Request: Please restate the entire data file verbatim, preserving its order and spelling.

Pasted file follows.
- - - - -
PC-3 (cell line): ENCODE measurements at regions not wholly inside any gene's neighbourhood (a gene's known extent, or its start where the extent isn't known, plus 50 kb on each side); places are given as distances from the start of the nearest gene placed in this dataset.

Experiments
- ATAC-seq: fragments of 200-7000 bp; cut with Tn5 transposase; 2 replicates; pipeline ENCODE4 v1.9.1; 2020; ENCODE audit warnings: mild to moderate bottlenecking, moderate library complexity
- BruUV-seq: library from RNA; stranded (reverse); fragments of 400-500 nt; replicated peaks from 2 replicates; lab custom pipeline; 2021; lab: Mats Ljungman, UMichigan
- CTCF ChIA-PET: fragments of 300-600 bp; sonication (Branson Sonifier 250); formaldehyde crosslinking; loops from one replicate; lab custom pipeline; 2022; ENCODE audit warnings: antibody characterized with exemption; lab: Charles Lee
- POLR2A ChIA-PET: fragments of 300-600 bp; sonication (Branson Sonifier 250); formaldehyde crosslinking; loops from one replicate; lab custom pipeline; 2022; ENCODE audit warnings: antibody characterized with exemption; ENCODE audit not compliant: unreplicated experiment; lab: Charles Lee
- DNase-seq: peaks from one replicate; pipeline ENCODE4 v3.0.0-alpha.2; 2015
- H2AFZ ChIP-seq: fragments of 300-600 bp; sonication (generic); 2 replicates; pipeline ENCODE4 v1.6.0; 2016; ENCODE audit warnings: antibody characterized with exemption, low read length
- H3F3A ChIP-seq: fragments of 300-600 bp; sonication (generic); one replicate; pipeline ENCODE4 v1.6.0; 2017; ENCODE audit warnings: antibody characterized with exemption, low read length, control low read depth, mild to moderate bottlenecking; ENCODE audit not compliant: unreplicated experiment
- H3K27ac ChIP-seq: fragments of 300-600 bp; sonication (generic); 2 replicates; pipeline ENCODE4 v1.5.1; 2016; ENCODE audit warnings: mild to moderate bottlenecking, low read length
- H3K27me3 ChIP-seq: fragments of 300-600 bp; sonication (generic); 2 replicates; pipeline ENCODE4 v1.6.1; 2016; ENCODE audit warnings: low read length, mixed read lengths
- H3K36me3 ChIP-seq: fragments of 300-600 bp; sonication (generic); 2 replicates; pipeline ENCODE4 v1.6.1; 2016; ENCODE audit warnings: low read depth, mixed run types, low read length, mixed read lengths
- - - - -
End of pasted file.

PC-3 (cell line): ENCODE measurements at regions not wholly inside any gene's neighbourhood (a gene's known extent, or its start where the extent isn't known, plus 50 kb on each side); places are given as distances from the start of the nearest gene placed in this dataset.

Experiments
- ATAC-seq: fragments of 200-7000 bp; cut with Tn5 transposase; 2 replicates; pipeline ENCODE4 v1.9.1; 2020; ENCODE audit warnings: mild to moderate bottlenecking, moderate library complexity
- BruUV-seq: library from RNA; stranded (reverse); fragments of 400-500 nt; replicated peaks from 2 replicates; lab custom pipeline; 2021; lab: Mats Ljungman, UMichigan
- CTCF ChIA-PET: fragments of 300-600 bp; sonication (Branson Sonifier 250); formaldehyde crosslinking; loops from one replicate; lab custom pipeline; 2022; ENCODE audit warnings: antibody characterized with exemption; lab: Charles Lee
- POLR2A ChIA-PET: fragments of 300-600 bp; sonication (Branson Sonifier 250); formaldehyde crosslinking; loops from one replicate; lab custom pipeline; 2022; ENCODE audit warnings: antibody characterized with exemption; ENCODE audit not compliant: unreplicated experiment; lab: Charles Lee
- DNase-seq: peaks from one replicate; pipeline ENCODE4 v3.0.0-alpha.2; 2015
- H2AFZ ChIP-seq: fragments of 300-600 bp; sonication (generic); 2 replicates; pipeline ENCODE4 v1.6.0; 2016; ENCODE audit warnings: antibody characterized with exemption, low read length
- H3F3A ChIP-seq: fragments of 300-600 bp; sonication (generic); one replicate; pipeline ENCODE4 v1.6.0; 2017; ENCODE audit warnings: antibody characterized with exemption, low read length, control low read depth, mild to moderate bottlenecking; ENCODE audit not compliant: unreplicated experiment
- H3K27ac ChIP-seq: fragments of 300-600 bp; sonication (generic); 2 replicates; pipeline ENCODE4 v1.5.1; 2016; ENCODE audit warnings: mild to moderate bottlenecking, low read length
- H3K27me3 ChIP-seq: fragments of 300-600 bp; sonication (generic); 2 replicates; pipeline ENCODE4 v1.6.1; 2016; ENCODE audit warnings: low read length, mixed read lengths
- H3K36me3 ChIP-seq: fragments of 300-600 bp; sonication (generic); 2 replicates; pipeline ENCODE4 v1.6.1; 2016; ENCODE audit warnings: low read depth, mixed run types, low read length, mixed read lengths